Tuesday, February 22, 2011

the vast spoils of jazz nation

not to imply that i have something beyond a man-crush on chris conley, but when it comes to a certain pop-punk/emo/post-genre outfit from princeton, NJ and their constant re-defining of their sound, i can only quote from the ubiquitous brokeback mountain: i can't quit you, saves the day.

after the all-star weekend and yesterday's news of 'melo going to the knicks, the pressing question for jazz fans is what to make of elite players and their ability to pressure the league. it doesn't take a genius to figure out that, despite deron william's proclamation that he doesn't want to follow in can'thony's shoes, mr. williams is already in a similar situation. he's contracted with a team that isn't a real championship threat. what's worse, at least from the 'melo perspective, is that the team "isn't willing" to "do what it takes" to win a championship: starting this summer, "what it takes" means signing three elite-level players at once.

deron seems a little less self-centered than anthony (i haven't seen denver pushing their small forward's philanthropic efforts), but the lid is off the jar now in terms of questioning whether d-will has ever heard the word "loyalty." unfortunately, of course, there is no real way to find out whether deron believes in his team as much as it believes in him.

well, that's not entirely true. everybody will know the answer to that question within the next 15 months.

i want to make it clear that this post isn't supposed to be about bashing deron williams. the guy is still a brilliant point guard, though the internal pressures within the organization (combined with a wrist injury) have clearly taken a toll on his game as of late. he's saying all the right things, he's generally playing hard, and he's mostly stopped his snide-if-not-poisoned blame-shifting: the last few comments i've heard from him about the team itself have been consistent with most thoughts held by the fans and the media, namely that the jazz need to make some big improvements and they need to do it right away.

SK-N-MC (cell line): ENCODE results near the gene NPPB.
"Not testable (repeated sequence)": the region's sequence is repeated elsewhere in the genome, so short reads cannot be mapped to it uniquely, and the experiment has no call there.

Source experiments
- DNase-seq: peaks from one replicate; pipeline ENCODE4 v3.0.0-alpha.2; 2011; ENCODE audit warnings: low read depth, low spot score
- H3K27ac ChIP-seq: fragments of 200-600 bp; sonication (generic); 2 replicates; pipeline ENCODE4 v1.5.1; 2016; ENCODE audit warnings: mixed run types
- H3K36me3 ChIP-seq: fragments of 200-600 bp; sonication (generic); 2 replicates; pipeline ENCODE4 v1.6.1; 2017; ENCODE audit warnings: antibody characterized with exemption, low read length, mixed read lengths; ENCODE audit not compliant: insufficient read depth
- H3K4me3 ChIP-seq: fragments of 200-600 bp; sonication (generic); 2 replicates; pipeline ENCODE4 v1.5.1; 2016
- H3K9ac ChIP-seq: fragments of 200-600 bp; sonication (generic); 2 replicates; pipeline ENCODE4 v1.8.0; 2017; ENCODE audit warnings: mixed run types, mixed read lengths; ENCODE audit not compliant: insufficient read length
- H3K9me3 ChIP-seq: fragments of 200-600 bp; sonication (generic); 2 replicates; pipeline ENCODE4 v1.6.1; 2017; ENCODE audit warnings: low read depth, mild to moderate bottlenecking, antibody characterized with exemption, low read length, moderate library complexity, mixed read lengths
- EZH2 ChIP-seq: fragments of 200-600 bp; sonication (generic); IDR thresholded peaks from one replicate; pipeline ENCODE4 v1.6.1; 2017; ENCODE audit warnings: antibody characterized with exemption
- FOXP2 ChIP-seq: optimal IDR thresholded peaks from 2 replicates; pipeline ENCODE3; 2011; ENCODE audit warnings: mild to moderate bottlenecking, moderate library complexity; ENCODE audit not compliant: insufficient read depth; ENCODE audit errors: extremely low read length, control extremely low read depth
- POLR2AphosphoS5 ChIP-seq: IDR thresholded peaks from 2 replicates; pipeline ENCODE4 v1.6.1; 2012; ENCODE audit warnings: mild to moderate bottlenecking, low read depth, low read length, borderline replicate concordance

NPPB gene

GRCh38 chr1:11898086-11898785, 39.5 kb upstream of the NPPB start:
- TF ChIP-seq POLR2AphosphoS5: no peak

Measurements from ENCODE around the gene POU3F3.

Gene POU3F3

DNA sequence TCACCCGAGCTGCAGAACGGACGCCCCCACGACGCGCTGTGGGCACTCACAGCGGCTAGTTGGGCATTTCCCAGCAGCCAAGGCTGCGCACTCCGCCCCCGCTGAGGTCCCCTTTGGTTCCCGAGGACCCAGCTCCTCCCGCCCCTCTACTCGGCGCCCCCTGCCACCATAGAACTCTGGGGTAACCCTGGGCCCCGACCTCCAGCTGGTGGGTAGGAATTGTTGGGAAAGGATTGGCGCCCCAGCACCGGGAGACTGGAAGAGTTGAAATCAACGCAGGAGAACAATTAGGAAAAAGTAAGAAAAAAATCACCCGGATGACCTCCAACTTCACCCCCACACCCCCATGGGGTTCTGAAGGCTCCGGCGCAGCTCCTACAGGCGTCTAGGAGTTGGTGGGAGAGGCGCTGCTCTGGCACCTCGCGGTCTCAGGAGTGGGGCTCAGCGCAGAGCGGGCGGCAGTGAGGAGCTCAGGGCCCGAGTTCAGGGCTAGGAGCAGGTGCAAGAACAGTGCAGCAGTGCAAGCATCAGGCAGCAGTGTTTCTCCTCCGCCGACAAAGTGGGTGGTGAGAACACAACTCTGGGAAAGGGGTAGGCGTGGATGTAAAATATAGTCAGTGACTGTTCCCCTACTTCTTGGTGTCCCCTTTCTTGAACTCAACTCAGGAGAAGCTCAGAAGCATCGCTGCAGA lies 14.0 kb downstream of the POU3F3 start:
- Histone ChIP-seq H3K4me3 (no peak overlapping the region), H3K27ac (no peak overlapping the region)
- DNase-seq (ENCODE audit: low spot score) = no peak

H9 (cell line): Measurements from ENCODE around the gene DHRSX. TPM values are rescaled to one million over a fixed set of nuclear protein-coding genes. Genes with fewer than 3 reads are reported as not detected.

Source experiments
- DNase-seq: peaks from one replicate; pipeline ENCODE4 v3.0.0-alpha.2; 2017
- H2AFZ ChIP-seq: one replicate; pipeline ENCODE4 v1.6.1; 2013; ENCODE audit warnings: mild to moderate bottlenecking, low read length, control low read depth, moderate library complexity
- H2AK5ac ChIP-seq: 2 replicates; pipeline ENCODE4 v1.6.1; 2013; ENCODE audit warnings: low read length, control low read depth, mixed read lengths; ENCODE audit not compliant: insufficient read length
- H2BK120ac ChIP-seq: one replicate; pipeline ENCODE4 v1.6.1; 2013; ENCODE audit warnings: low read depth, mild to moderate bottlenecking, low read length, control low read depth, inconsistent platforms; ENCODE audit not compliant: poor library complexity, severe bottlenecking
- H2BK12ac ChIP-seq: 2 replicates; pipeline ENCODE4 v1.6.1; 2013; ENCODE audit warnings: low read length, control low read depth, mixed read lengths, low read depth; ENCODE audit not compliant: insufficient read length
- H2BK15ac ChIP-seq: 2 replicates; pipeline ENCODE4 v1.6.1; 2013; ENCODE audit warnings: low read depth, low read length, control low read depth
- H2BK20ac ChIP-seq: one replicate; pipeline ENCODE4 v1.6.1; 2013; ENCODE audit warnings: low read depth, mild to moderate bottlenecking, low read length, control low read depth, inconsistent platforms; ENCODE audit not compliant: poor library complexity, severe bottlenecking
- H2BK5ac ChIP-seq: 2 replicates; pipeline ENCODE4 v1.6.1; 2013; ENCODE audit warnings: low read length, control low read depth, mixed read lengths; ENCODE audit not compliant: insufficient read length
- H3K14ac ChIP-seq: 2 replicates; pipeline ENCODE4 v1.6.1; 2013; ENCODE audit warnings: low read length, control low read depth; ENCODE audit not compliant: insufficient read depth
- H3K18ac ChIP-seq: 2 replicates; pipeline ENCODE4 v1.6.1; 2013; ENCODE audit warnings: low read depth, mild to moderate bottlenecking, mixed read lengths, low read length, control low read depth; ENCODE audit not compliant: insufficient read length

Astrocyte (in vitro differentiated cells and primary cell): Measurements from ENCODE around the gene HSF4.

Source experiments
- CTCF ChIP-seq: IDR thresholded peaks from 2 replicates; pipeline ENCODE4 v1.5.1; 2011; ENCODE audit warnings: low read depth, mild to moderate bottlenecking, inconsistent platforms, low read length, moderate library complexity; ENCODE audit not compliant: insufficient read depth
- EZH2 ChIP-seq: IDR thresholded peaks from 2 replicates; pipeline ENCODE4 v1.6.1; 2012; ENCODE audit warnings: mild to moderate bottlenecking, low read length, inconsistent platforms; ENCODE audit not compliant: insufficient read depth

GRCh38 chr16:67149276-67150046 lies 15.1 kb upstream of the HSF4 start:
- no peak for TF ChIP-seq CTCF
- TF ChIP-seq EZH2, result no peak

no, rather than continue the speculation about where deron's head is, the burning question in my navy/green/gold soul this week is rooted to where other jazz fans are going to turn should miller/KOC/rigby decide to just push the Big Red Button on the whole team during the (inevitable) lockout and start from scratch. i mused recently on my visceral separation from the NBA and the jazz when i was a younger man, and recalled there that the jazz have already had to rebuild once in the last decade.

but if the emotions are too deep, and the desires too opposing to convince the front office that there is anything beyond a mediocre future for this team as it's currently comprised, jazz fans the nation - nay, the world - over are going to have to deal with something we have literally never even considered before. jazz nation will watch as its oligarchy ships out everything we've come to believe in in favor of a harsh reality wherein players work for paychecks and owners fear bottom lines.

that's not a world i believe in. i still assume, and even demand, that at least one team in the NBA can showcase players who play to win with what they've been given, and management finds 12 players who bring something to the table rather than 3 or 4 gods and a gang of sortas.

here's the rub: chris conley once sang that there's something sweet about seeing the world. but now that we've seen how bitter it can be, do we consider ourselves defenders of a flame of truth, or is old-school finally obsolete?

Tuesday, February 15, 2011

nothing left to say

i guess DHC isn't really that punk rock. but their song came on shuffle this morning and it got me thinking. plus it gave me the opportunity to put deron's face on this classic image of a chubby bunny/rude girl that's been surfing atop google's "skanking" image results for around a decade now. note the horror of the onlookers - it's not unlike what my expression has been since that january loss to the wizards.

almost a week has passed since sloan and johnson called it quits; 49 hours from the time i start writing this will mark the week exactly. i've been reading lots of good blogs from other jazz fans in the interim, including a great thought-provoker from jazzbot shauna brock and a walk down memory lane from utah jazz 360's paul silotti.